ITHACA, NY – Joining with the City of Ithaca and Tompkins County, the Town of Ithaca Town Board voted unanimously in support of a $7,500 contribution to the city’s Gorge Ranger program.
The Ithaca Gorge Ranger program has become part of a bigger issue. On one side of the issue are the people who believe it’s their right to enjoy Ithaca’s waterways freely, while on the other are government officials and residents who have a variety of concerns including safety, conservation and the impact that the gorges as “party spots” have on nearby neighborhoods.
Protesters with shirts and signs featuring the slogan “Swimming is Not a Crime” gathered at the Ithaca Town Hall and City Hall before coming to speak at the town board meting. Several of them spoke during the public hearing portion of the meeting, but several member of the public also spoke in favor of the resolution.
Before hearing from the public, Ithaca Town Supervisor Bill Goodman noted that the town didn’t have any policy authority on this issue — the resolution on the table was whether or not to contribute $7,500 from the town’s coffers to the city’s initiative, which is itself a one-year pilot program. The creeks and gorges themselves are under city jurisdiction.
All photos by Sam Scott, a 13-year old intern who attends Boynton Middle School.
The growing problem in the gorges
One of the reasons for seeking an expansion to the gorge ranger program is obvious: safety. One person died last year due to cliff jumping in the gorges.
The first speaker, Joe McMahon of the Ithaca Natural Areas Commission, spoke at length outlining the reasons why he felt it was important to expand the Gorge Ranger program.
McMahon started by pointing out that even if the town or the city wanted to legalize swimming in the gorge areas, New York State actually has very stringent laws about where people can swim, and that Six Mile Creek would never meet state requirements for water clarity, access and facilities without a multi-million dollar investment.
McMahon went on to explain that the sheer numbers of people coming to swim in these areas was having a serious negative effect on the local ecosystem. He reported that people often drive for hours from outside the Ithaca area to come swim in the gorges. The large numbers of people end up trampling plants, displacing animals and damaging the eco-system due to litter.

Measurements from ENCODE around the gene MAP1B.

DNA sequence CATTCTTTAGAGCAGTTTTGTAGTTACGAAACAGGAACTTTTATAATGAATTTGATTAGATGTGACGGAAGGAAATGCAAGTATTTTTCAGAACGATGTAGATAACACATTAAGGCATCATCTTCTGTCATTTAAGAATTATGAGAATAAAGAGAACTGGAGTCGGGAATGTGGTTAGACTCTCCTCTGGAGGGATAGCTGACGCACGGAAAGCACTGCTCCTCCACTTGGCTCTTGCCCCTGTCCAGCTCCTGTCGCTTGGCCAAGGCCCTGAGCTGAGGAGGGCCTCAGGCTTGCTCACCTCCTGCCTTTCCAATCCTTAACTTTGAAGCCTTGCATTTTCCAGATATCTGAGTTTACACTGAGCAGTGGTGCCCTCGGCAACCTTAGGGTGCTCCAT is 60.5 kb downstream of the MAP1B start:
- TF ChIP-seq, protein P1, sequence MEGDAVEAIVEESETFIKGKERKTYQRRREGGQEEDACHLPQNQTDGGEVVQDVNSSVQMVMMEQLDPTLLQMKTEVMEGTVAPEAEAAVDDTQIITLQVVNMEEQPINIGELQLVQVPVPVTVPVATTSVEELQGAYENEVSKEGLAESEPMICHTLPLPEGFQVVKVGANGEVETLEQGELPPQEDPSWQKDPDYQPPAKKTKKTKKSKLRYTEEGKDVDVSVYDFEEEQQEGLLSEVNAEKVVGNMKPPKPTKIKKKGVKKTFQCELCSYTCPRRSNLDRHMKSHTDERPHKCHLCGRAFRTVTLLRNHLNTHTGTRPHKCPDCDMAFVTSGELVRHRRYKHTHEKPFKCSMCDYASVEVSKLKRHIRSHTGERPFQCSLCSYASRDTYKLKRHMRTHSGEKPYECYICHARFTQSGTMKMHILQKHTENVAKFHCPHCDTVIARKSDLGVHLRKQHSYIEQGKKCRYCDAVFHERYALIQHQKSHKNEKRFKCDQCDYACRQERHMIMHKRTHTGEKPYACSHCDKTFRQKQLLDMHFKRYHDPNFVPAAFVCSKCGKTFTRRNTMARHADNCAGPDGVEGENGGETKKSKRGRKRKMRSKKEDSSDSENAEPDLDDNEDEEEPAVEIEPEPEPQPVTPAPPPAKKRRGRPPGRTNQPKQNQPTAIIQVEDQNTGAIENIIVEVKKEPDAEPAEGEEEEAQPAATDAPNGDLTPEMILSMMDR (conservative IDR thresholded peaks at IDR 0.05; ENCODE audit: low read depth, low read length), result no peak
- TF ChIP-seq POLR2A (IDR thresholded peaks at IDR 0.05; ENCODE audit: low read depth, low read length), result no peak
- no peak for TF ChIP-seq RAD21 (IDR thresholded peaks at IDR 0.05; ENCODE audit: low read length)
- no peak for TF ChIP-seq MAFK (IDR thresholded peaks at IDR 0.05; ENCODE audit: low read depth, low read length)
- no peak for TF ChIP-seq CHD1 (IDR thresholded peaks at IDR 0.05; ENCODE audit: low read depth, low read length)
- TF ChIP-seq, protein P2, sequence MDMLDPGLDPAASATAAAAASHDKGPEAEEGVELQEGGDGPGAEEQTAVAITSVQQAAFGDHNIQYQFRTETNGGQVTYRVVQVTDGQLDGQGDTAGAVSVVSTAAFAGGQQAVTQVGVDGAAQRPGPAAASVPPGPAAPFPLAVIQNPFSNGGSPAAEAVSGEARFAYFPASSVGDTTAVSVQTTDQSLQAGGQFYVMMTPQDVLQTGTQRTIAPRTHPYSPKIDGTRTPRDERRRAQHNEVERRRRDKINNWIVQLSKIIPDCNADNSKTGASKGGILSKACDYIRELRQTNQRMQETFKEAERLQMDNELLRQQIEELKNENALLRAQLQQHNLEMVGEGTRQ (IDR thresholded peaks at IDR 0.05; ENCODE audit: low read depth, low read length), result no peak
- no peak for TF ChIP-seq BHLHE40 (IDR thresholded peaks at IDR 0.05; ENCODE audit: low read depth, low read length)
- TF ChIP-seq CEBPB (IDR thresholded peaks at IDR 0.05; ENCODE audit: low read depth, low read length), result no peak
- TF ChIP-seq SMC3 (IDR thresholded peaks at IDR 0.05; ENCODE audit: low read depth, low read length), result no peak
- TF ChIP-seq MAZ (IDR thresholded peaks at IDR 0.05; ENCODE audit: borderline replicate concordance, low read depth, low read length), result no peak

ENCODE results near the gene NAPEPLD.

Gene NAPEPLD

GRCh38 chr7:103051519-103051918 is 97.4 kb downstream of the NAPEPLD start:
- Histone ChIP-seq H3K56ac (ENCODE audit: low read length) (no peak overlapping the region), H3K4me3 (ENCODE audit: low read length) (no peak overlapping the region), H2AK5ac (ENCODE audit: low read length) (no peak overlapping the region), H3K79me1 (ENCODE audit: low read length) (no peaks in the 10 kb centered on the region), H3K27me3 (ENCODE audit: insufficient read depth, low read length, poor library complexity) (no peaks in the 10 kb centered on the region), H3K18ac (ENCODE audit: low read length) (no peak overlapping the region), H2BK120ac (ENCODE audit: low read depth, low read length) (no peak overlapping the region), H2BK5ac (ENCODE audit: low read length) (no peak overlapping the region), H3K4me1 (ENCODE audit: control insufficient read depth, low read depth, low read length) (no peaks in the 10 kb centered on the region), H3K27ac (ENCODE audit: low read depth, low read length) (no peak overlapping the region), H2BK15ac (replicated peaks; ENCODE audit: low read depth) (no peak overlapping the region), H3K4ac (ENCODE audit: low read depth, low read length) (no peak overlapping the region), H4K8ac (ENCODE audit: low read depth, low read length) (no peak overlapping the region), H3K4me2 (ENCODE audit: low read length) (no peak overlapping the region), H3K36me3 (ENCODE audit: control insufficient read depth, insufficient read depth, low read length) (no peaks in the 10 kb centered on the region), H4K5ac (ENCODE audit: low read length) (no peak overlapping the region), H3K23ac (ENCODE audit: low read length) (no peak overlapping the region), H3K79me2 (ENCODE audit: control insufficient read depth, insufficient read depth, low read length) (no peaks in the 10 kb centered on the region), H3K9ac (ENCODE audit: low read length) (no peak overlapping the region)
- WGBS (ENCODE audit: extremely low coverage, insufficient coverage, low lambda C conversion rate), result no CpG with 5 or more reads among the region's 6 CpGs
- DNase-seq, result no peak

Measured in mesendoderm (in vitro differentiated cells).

It was also clarified during the meeting that Gorge Rangers have no enforcement power — they exist in part to educate people about safety and regulations in the areas and also to have “eyes on the ground” so that if a situation is getting out of hand, proper authorities can be notified.
McMahon said that expanding the Gorge Rangers ranks would give them some much-needed back up. Rangers had reported being verbally abused, physically pushed or attacked and had even had rocks thrown at them. Apparently, even the Tompkins County Sheriff’s office has been reluctant to send deputies due to safety concerns.
Dave Melsky, Melanie Stein and Scott McCasland, residents who live near the affected areas, also spoke in favor of the resolution.
Melsky said he was concerned that the expansion wouldn’t go far enough to actually solve the problems of. He also spoke about the sense of entitlement displayed by some of those who came to party or swim. He related stories of people blocking residents from parking in their own driveways, littering and one case where a person defecated in one of his neighbor’s bushes.